efore, yeah, can you maybe just, like, quickly talk through each piece is because I think this is a really, really concise way of presenting this that I don't think I've seen anywhere else, ok, should I do this now, or should I wait until we have a base in, too? Why don't we do both? Okay? Oh, yes, so we'll start a quick little overview now isn't going more deeply at this basically goes, I was talking your hands and your strings, and then after your hands and your strings, here's, where you're going, you're doing a base to a d I box like we have all over the desk to a pre empt die box routes to the ramp goes into the dog toe where you record, but it also splits out and goes to your amp, where you're sending more stuff into the done that's, where you get more complex tones and more layers and voicings. And what not of your base? I'm just gonna restoring real fast, which is, I guess, sort of boring, but it's, when I'm stressing the importance, I can't not do it, just try and talk through, talk us through it as much as you can, yeah, I when I restoring I string one string at a time to not mess with neff tension at all I've been told by multiple engineers that it doesn't matter, but I'm very superstitious of that things like that and if I'm going to be intimating and messing with anything, I'm gonna want to avoid any problems that I may encounter in the future a good time I used dunlop strengths there ah, very bright on base, which I'm a fan of and they have always treated me really well they're good people and I think the important thing when you find if you ever if you guys are lucky enough to deal with any companies like dealing with good people that really care about the artist is very important dunlop really all the companies that I work with they're so good to their people and the consumers as well like very companies like fender, they're the biggest company in the world for guitars, but they're just they treat their artists and their consumers and they really care and they offer products there good prices and great build quality as well. Warwick is ah the same thing for me I've heard stories, people send them bases with problems and they just fix him because they care so much about their instruments so I can't really sing the praises of the few companies that I'm here really supporting I support with my entire life question from rick in the chat room the gauge of the strength I use one o fives for e standard lows and I will use a one fifteen on the infinity low for ah lower tuning because I'll be tuning that two d standard um strain gauges obviously very important a lot of people you want to have a tight sound to control your base from the get go so I always ira on the side of caution and go a little bit thicker than I think I need to go when I'm given that luxury to do so actually just going to restoring two strings on this base for now just so we can get into intonation I'm not holding anybody up too far I'm going to do two different bases one I'm redoing the set up in the tune and completely also I should mention when I tracked based I tracked with picks ninety nine percent of the time which there's some dudes it really shred with their fingers but there's a lot of dudes that really don't tread with their fingers. So just because in the studio I understand like there's a lot of expression I used to play with my fingers as well, but when I'm recording based I want tightness one hundred percent of the time and I think unless you are really, really, really good, you're going to get better tightness fix because I just want a locked in rhythm section when ever given the opportunity, but I also don't record jazz, so is there a specific pick that she is? I'm guessing are whatever I used dunlop picks obviously with the strings, but I thicker is better for me, but I know some people go different ways with that right now I'm just sent in the queue on the base toe flat so that I get just a reading based on that not that it would affect the tuning whatsoever, but I'm gonna pull up a tune on pro tools so that we can see that on this screen and a j p wanted to know what distance are you cutting the strings? What distance I usually pulled to the peg just above the tuning paige, I'll skip one and that's where I'll cut it I don't have a real roll of film I was always thought if it can go around the peg one time I'm safe so I usually add a little extra, but I'm not don't have a ton of slack on my strings at all and then mark zero asked what is the average life span you get for bass strings from recording like our recording a day? Okay, usually I'll try and do three base songs a day if I'm tracking a record and then I will strip them off immediately after that andrew is that is that different when you're playing with a pick versus your fingers because I know with your fingers they definitely die faster and get that little bit of extra life, but I think in the studio I care less or I care more I guess and I will and of I'll change him regardless but live I usedto think my habit of changing strings live every day was because I played with fingers so long that I'd get grease on the string there's just nothing beats the brand new string sound though, so grab a pick okay and I getting a signal something ah so I'm gonna get this in tune just two standard what we would normally tio way ah, so we're pretty close on here um once I pull this way might even be close, tio correctly intimated because I tend to keep my stuff pretty well said but there we go as you can see we're going sharp right away when we're hitting twelve threat it's our bases out of tune I'm going to go through the rest of the strings and see also sharp, sharp and we have one string in too good for us so now is where the tedious stuff begins so main trick to intonation is ah shorter is sharper and longer is flatter, so what I'll do is I know that this my lowy was coming up sharp so I wanna lengthen the scale, and that will make it flatter on the twelfth threat, which will allow me to be flo, sir, took correctly in tune, loosen the string before I adjust the bridge so that I don't have any unnecessary tensions back a very it's a tedious, boring process, but it pays off very much. Oh, do you need to do this every time you change strings? Or is it just, you know, just the attention of this it's I think they got out of tune because they flew from l a with him and so the climate changes well, aziz, the elevation, I think not me out a little bit, it doesn't hurt such I would definitely check it every time, but usually you're going to get dead on most the time and the more often you doing tonight, you're going to be closer, tio in the right ball far if you guys look right now, we just got a dead on, so that shows now I know that all of my entire e string is going to be in tune as long as I don't play crap early, so that feels good and glad that my guessing of the string our attention on the bridge was correct today, what, are you okay, you know that one so two more strings and see it's something where I used to take hours and hours and then once that so would forget which way and once I just drilled it into my head that shorter made it sharper I can intimate a guitar and how long is it taking me so that ten minutes needs to be a little flatters? Well, can I ask a question of doing that? Okay mark zero had asked do you sometimes tune flat on purpose to avoid the natural flatness when picking hard or freddie was talking about the natural sharpness and I was going to go over that yes I do mark zero I ah I usually if I'll feel it out but if we start going a little sharp consistently on harder picking parts all tune like five or ten cents flat so that when you hit the string it's hitting into tune and I'll just play that by ear but I'm glad somebody asked that question because that's something that gets skipped over a lot if you guys missed it when you ah works on guitar too when you're really playing hard and rocking, the best thing you can do is tune a little bit flat so when you're really like beating the hell out of the string you're knocking it into tune instead of nothing it sharp so then yeah I learned that from engineer named chris rakestraw taught me that and he's worked on like dan z records and bring me the horizon records and he's really big stuff he had the coolest studio I've ever been to in l a which is now closed unfortunately but he taught me that and it was like I just felt like I was an idiot my whole life because I never even considered it e like mark is you're a lot yeah a lot of questions oh yeah we have regulars in here that they asked great questions and just another question from andrew from edmonton do you need the guitar to be in the position you're playing it when you tune in and are you doing this just for the camera I'm doing this primarily for the camp that usually I would internet in my laugh so so it doesn't need to be in the position they play in because you'd have it laying horizontal yeah as long as it's you're not putting it in some just a weird position but generally flat most text I know intimated flat just because it's easier to look over the instrument where you work and I think straight is giving me a lot worse time and the other strains probably because it's not new ready for us I'm calling that on it made it to the center for me so I'm still love back there right so I'm not just looking at this scream like an idiot and so yeah as you guys can see it took ten fifteen minutes and now we're all even less made and now we're intimated and if I sit down and everything I go up is in two and there's not a spot where I'm like kind of jumping and usually I guess once your ear becomes more sensitive to that especially you guys are a long term musicians, you know when you're like why's my eighth fret sound screwed up in your retuning and your retuning and your retuning ninety nine percent of time the reason you're returning over and over is because you could just get your little screwdriver out, fix your intonation and you're all set, so now I'm going to go for ah changing strings on a guitar and changing the gauges, which will effect obviously we're going to go to a completely different tuning on that could turn now so we get a question from any vh fifty one fifty kind of asking about trust rods on and, uh, asking about like trust rods like, do you ever messed with the trust of the interview mess was trust around it's just such a personal choice on where you want your action toe lie that ah and usually war with sends me stuff that I really like the way they set up, I like my action a little bit higher so that I'm not buzzing out too much and I fret pretty hard but yeah I'm often not to go into that as much, because action is such a personal choice where is intonation to me is just that's a necessity? And where if you like your action, hire low it's really dependent on how your left hand plays? Another thing I was warning is, what about pickup height? Do you adjust that at all or said something to think about it? It's kind of tend to believe him or they are just kind of go for it. I, uh, honestly, yeah, there's I think a lot of that depends on instruments and like we talked about you can if you're dealing with a lower quality, I don't want to say well or quality more consumer gray instrument stuff like that. I noticed that I worry about more, especially when I was younger and working with a other brand other than warwick, but usually they have when I deal with warwick, I've always dealt with great text there and they send stuff and it's just like this, I guess I'm goingto take this. I know and just like this to me is a work of art. It is without a doubt my prize possession of everything worldly that I own this is it for me, I don't give a shit about my car, my bed or tvs or whatever this is really kinda a crowning achievement my life when I got this in the mail you got it right before christmas and I felt like I was going to cry it was like I just gave birth to a son um they built this to spec for me and it was I wanted the perfect studio base and this was it and it's just like I was saying if you're using something like a I wanna sound gear or ah squire or even ah warwick uh the rock base which is they're like outsource to guitars still great guitars but you're gonna worry more about your stress rod and worry about your pickups but we knew order from a really good quality company or you order like an american made fender generally those we're coming to you and it's like this thing I almost said the effort rips this guitar riffs and that's how I feel about trust rods for ah I forgot the guy's user name fifty one fifty something so now you're going to cover this later on you know, we talked about like editing and stuff you know? I guess someone might ask well so what if it's a big what? So what if it's a quarter step flatter sharp will just fix it in melody it's just a way to go back first of all it's more work its way more where it is destructive to me doing the almelo, dinette later, I'll fix in the mix because everybody goes through that it's late at night, and you were here yesterday when I was retracting, so everybody goes through that phase because I tracked this song, I intrude the course with the day a flew out like we all just rushed for this, and I'll fix it with editing and tune it and it'll be perfect and it's generally it's easier to do it right the first time the same way it's easier not to tell your girlfriend she looks fat and then they're convinced her she didn't. Then it is to tell her that and then fix the problem lies. Well, just don't screw up at the beginning and you're going to be in a lot better shape and I'll say, what would you call me? I'll say that, like, for any recording for the recording, I know a lot about the one thing I would say holds true for all of them is is no cutting corners, you know every time you cut corners your whatever time you say by cutting corners, urine, they spend twice the time finish you can we fight you and me, fighting it in the x instead of bringing out a distant and that really that's for every aspect of music. If you have asked your writing process, you're going to be in the studio trying to come up with production tricks to make up for the fact that you have asked your writing process and if you record something out of tune you're going to be fighting it being vocals, airbase or guitar or drums I've done that countless times a snare drum goes out a tune in the middle of a song like we'll fix it later and when your sample replacing that snare drum majors why didn't I just take a five minute break and tune that so yes you can fix it with melody line be shouldn't you can fix it with melody line and maybe that's something that will go into tomorrow but I'll tell you this but I would much rather record something into in the first time thing going fix it in melody line tomorrow at the end of the day thiss face I'm going to restoring the whole thing is that bad do I have the time to do that you do for your class you do what you want to know I don't have like a dozen questions the questions was flowing in okay can you multi have that would be perfect thank you name and I go in in restoring well I do it okay let's see let's pick some good ones and if you guys have any questions for him go ahead and jump in how how old are those strings on that base right there do you know change them for a session they're a week old they've been used maybe four hours total okay, so would we be able to hear a difference just like if it if it's not recorded it if you just plugged it in yeah you think I'm missing a string so I'll show you my a string right now but that's I should have done that thank you you can really to me this doesn't sound like a bad string but they're not when you compare to what we just heard on that they're just there's that like sparkle to it and the metallic nous and it's ah you ever play anybody ever played flat wound strings at all they like that's flat land strings to me sound like dead strings so it's like this to me I'm like oh that would be nice if I was just if all I needed out of the base was lowland and that was it that's that's fine but I want to have options and strings or the number one source of options because you get that full range of the tone instead of just the low in which dead strings were right and I think that's a lot of reasons live starting bands and more like I want to say bands that care less prevents that care less don't change their strings is often because it's like the base is the lowland ok got the lowland and check and it's like ok, I'm going to go they play our gig and it's just you're not your band's not going to sound is good you're not going to be able to like you can be a practice and start to just the way your band's mix sounds live by just you and your brothers just tweaking and you guys like you and your guitar player going off and like figuring out where do I fit like your band's going to sound better by that and strings are very important so there's times where it's like and my being a little oh cd of mastering training always but it's worth it and it's a fight I have with bands all the time about one of my favorite bands I've ever recorded made the comment well well you know what like we don't want to spend one hundred dollars on bass strings and you're going to spend one hundred dollars on basic well let's just program the base skrillex program that basically you guys are a metal band and uh they ended up getting bass strings but it was yeah a lot of people it's an easy it's expensive they're based rings and drum heads they're just things people don't want to pay money for my strangely confused there we go so we have questions online sale perfect okay a question came in from p frampton so peter frampton's in the s and p frampton says do you have any specific workflow for making sure base stays in the same tuning throughout a song and record, especially if it's recorded suburb from the guitars? I always recorded several from the guitar, so I checked tuning usually after every take or two I tune, I'm very meticulous about tuning and I'll make that usually I'll show the guitar player of the bass player, whoever is tracking where I want him tuning if we're doing like we spoke where you're heading a little hard, somebody always tuned this string a little bit flat and I've kind of made it uh I don't want to say a game, but a practice where every time I save the session, the bass player guitar players should be tuning, but I tuned in the course of a song, I would say we're tuning guitars and bay each instrument probably fifty to one hundred times and that all goes hand in hand with you could fix it later, but you may as well just take care of it now. All right, just talk us through what you're doing is much, yeah, right now I'm just re string per usual and like the person asked, I go a little if we can zoom in on this, I don't know go a little past the next peg where I make my cut this bridge hasn't been bored out for the one fifteen strings that amusing but I wanted to show you guys intimating something that wasn't just really close to what I was already doing because I don't think I really prove a point by saying you can intimidate a guitar to the tuning that it was before three days ago so this guitar is any standard we're going to put it down to d standard and it will be a little bit lower a little bit clunkier and then the cool thing is this will give us a really good reference telling for when we start screwing around with amps but if you hear a little bit of buzz from the nut that's the reason why I wasn't going to aa try and get a new nut shipped out in time teo for the class I realized what I was doing a couple days to wait to do so but that it's also something important for tone on guitar or bases you should have your like with the trust a ride you should have your not set up for the strings that you're using and it's generally a music shop will do it for ten bucks I think intonation and your ah action is what they charge the most warn it's the things that you could do easy yourself after five minutes of learning shorter sharper of longer flatter it's up a little do we have any more questions I can answer while I do this or we get no no, I just I'd rather have you talked through it ok, that would be better for people than me because I think I'm just disrupting you know your great okay, I just right now it's I've changed once during and I've kind of explained my string lengthening and I feel like now I'm just like looking at the guitar so if we have questions, I think people know what I'm doing at this point I have a question, teo I played to the guy bass player that would religiously he built this like pvc pipe to soak a strings and alcohol okay? And so he would, like get a longer life out of yeah, just rotate sets. Yeah, I mean, how close to a new strength obvious it's not going to sound like a new strain of this? I have no idea because I wasn't I went from when I was first starting out playing I was the guy that was too lazy to boil the strings and then as I developed, it was like, ok, it's worth it like I do, I want to be a professional bass player do I want to be a professional producer engineer? I'm going to change this strength yeah, I uh when I'm playing I'm not rich by any means that make enough where I can afford to spend the twenty dollars on the pakistan's thirty dollars on the pakistan rings to make it worth it so I'm sure there's some that's good if you're digging or whatever, I'm sure that you can get away with it and you can get four five shows out of the strings by building the pvc thing, but in recording if somebody came in and said, I just want to boil my strings or I just wanted to treat them and alcohol I would left and then I would give them the address to get our center and call my g c pro rep and say, hey, jesse, I got a guy coming for you is that your brother or somebody else you know is ah different guy that have played with for a while? How often did he actually change it's strange, I think he would he would get, like five gigs, ten gigs out of the streets, just a penny, but he was he was like you said it was mostly plane live yeah, and like little around town gigs, you know, I think he would probably change him I really have to experiment with it I I've heard about this charity, one of my engineers that I don't work with anymore, but awesome engineer named jeff dunn he was working at the studio for like six months he's like we should do this and we never did because we would forget but there's a charity, I'll look it up and mention it tomorrow because I think it's really cool they uh you send them all your old strings and they do the alcohol and they like re treat them and then they give them to kids in developing countries that got like they send instruments out there and then they send strings tio so that kids can like witness music and obviously like if they're good enough to get him to that standard like cleaning and stuff works, but I think that's an awesome cause in as much of the stick as I am about changing strings I really should be doing that because and a record we're going through twenty cents a guitar string, six sets of bass strings, but I always forget because of my bad human our andrew like we have a big picture question here from fred the third who wants to know? Why does the intonation change? Is that the variation in the strings that caused the octave to move away from the center of the length? Why don't acoustic guitars have intonation adjustment? I I've asked myself the acoustic guitar question as well I have no idea but my acoustic guitar I only have junk acoustic guitars and I was usually the artists that have acoustic zones will bring in a better instrument than I have. I have no idea, um, string gauge has a lot to do with intonation as well as changing your tuning so that's where the problems come from, especially like this won't be intimidated because I put on a gauge of string that's ten thicker than what came on the guitar before do you know you play folk music? Do you know why? There's no bridge set up for intimidating? And if you think I don't think enough people would actually know how to make the adjustment thank you see guitar and the, um I think it's probably like you're dealing with bigger measurements between string sizes on a base and then you would be on a plastic guitar, but I still deal with that the best thing I ever did that was just spend the money to get it set up just perfect and actually spent twice what the guitar was worth at that point because I like the instrument, but it was worth it there's still work that yet, you know, it plays like a a three thousand dollars, you know you can have they'll set it up at a music store, but they're obvious I'm a recording engineer I'm not guitar tech, but I know that they can intimidate him that's or do they just swap off the whole plastic bridge to get your new and yeah they just cut a new like bone not knowledge and just set it in and what goes under it is a big a crucial be teaching the class too because that was I'm glad to know that now but I'm never going to bring my fifty dollars walmart acoustic guitar every couple christmases I have a family member haiti won anything for prison yeah give me a shitty acoustic guitar and they just they really go all out got it went to the grocery store got you this so mark zero says I always hear a lot of famous engineers preferring stainless steel strings like pro steel or blue steel for rock and metal what's your preference I use nickel ah it's a superstition thing again guys same way I am with that tuning I use nickel because it's a little bit softer I know it doesn't last as long but because I'm going to be restoring anyway even if I had steel strings I would restoring base every two three sons guitar every song I blue steel makes cool streams he's right there but I've also heard that the steel strings if you're um saddles are made of a soft metal or you have like a plastic nut that it can start to like waste away at it and so that's why I use nickel because it's a softer strength but I'm sure there's everybody has a preference I'm not right and steel strings do sound good and I know I used to play steal because they would last longer, but it was the same thing was worth an extra show going to be worth whatever hassles that I felt like that put on me in the future. I can't believe you re string guitar after every song ever so that's a lot of string that's, you know, for anybody who is, you know, knew the channel it's their first time watching I think everybody I know does that absolutely mandatory some people even halfway through a song strings we're going to take a break done that I just I get worried that the song will feel like, ok, the song is getting a little dull oh my god it's there again, but I've definitely changed in the middle of the song before point being changing strings frequently is not optional I mean it's like it's got to be done it's a mandatory it's, expensive it's annoying but is absolutely mandatory do you want to get a nickel back, baby, you gotta change your strings so I'm taking this leave rolling break while I get down to a real business right now that everybody else talk about that when light andrew and kurt coming talk about changing strings I don't recall if kurt did, but, yeah, andrew cover that quite a bit. A ll covered it quite a bit, you know, with, like, drum heads and stuff. I mean, I think that's the, you know, I think we all wish it was possible to you get that kind of brightness and, you know, dynamics and stuff without spending the money and taking the time to slow down and change strings. But it's, just not how it worked. Worlds is just not that easy.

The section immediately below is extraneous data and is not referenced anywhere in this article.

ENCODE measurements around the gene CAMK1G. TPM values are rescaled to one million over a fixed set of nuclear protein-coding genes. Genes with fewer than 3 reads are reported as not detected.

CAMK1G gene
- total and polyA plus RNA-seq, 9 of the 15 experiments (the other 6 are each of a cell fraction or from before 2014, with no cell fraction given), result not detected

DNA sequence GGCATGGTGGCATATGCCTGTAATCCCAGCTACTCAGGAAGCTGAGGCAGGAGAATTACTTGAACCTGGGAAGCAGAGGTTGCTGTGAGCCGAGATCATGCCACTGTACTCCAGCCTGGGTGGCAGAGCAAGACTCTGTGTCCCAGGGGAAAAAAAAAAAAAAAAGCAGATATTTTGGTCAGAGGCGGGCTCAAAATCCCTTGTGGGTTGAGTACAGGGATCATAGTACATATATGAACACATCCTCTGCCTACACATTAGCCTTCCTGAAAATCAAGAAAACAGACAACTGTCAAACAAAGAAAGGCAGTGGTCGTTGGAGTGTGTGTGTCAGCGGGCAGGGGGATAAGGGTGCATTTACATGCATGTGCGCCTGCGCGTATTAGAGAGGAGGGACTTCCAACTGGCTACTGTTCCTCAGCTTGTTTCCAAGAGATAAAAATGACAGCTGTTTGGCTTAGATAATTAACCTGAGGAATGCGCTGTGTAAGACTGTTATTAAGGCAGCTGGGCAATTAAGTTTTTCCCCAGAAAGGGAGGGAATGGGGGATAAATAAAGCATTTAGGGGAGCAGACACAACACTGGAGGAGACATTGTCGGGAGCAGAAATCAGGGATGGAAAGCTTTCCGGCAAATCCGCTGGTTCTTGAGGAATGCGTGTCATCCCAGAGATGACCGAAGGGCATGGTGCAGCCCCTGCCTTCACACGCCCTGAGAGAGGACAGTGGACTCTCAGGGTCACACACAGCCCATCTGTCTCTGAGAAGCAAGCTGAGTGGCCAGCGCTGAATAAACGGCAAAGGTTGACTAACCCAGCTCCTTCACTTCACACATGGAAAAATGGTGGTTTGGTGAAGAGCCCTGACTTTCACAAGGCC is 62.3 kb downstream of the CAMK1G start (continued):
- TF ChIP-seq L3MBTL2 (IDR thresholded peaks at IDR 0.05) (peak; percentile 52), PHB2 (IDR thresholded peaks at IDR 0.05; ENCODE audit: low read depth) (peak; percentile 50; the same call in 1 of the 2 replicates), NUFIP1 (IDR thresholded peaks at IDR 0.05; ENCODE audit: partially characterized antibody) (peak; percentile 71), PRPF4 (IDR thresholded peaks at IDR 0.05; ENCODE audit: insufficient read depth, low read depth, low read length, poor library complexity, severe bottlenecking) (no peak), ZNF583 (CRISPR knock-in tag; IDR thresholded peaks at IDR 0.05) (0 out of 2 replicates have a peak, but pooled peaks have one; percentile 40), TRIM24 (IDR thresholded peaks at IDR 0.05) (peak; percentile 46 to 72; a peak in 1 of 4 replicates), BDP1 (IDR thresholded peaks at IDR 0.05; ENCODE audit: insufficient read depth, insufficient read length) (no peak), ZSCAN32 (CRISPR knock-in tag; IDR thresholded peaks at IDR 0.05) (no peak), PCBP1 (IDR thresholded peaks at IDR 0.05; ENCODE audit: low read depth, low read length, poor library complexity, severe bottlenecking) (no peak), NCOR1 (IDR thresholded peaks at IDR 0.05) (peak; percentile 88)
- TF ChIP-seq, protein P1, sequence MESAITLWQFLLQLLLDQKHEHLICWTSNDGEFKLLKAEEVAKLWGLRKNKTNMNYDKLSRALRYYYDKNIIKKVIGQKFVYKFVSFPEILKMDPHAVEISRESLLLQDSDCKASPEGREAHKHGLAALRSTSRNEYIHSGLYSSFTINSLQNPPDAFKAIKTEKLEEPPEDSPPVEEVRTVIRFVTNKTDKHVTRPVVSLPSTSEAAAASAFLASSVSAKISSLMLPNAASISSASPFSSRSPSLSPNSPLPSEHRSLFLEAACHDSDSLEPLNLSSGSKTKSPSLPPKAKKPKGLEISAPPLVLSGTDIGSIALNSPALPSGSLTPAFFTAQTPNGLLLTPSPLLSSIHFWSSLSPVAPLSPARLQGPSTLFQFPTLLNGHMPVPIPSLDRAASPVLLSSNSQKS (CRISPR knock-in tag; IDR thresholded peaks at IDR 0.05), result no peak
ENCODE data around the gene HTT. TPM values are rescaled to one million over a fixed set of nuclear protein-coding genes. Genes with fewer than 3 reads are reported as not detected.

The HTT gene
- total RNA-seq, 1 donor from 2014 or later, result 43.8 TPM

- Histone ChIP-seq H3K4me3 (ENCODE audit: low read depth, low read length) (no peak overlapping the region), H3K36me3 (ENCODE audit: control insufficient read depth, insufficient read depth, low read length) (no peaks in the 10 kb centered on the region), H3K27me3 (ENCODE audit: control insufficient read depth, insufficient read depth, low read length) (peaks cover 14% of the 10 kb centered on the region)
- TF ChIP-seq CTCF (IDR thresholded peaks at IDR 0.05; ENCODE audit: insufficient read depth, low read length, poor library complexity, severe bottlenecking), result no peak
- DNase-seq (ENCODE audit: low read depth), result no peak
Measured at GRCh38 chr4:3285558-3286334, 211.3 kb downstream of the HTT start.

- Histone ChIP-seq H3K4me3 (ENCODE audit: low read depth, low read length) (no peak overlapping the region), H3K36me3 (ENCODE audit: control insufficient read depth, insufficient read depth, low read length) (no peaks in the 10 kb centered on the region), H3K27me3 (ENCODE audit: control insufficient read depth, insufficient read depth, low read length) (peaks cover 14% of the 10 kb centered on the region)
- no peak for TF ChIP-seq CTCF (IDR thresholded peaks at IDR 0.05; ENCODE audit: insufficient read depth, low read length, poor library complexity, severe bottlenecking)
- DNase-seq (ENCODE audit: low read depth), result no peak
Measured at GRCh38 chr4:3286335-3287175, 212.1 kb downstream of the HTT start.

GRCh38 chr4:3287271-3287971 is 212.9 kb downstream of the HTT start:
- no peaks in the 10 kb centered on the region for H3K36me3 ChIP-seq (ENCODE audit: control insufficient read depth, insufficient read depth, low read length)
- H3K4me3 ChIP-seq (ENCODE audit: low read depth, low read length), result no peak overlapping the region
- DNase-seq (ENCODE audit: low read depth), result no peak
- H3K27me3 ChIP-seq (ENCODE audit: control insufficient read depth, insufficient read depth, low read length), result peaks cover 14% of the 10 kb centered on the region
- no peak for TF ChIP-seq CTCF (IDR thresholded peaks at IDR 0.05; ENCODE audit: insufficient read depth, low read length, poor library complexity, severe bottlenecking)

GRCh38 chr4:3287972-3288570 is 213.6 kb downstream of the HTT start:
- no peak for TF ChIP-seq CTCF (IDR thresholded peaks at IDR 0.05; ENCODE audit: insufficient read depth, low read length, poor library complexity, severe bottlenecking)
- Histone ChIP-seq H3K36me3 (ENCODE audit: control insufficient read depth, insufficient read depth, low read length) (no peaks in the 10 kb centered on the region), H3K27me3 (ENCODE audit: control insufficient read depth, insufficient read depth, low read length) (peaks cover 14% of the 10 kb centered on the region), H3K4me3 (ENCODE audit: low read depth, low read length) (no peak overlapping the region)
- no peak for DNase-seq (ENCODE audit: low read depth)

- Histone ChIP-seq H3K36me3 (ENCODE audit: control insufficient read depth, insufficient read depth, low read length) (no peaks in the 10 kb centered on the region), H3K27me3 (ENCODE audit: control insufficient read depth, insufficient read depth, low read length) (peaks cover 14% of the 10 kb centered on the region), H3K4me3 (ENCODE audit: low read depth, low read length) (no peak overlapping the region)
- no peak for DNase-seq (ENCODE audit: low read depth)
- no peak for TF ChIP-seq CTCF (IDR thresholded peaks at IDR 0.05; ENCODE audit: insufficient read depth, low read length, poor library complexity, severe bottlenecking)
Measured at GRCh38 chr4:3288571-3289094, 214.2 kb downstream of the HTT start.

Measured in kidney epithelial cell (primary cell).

Class Description

Everyone knows that bass guitar is the foundation of a great modern rock mix. It’s the unsung hero that holds the entire track together. Join Winds of Plague bassist and Soundtemple Studios founder Andrew Glover for a course dedicated to providing you with everything you need to know to record, edit and mix great modern bass tones.

Drawing on his 10+ years in the music industry, Andrew will guide you through tracking and getting tones using real amps and amp simulators. Plus, you’ll learn the secrets of editing and mixing bass that will take your tones from good to great including tone layering, eq/compression, and much more.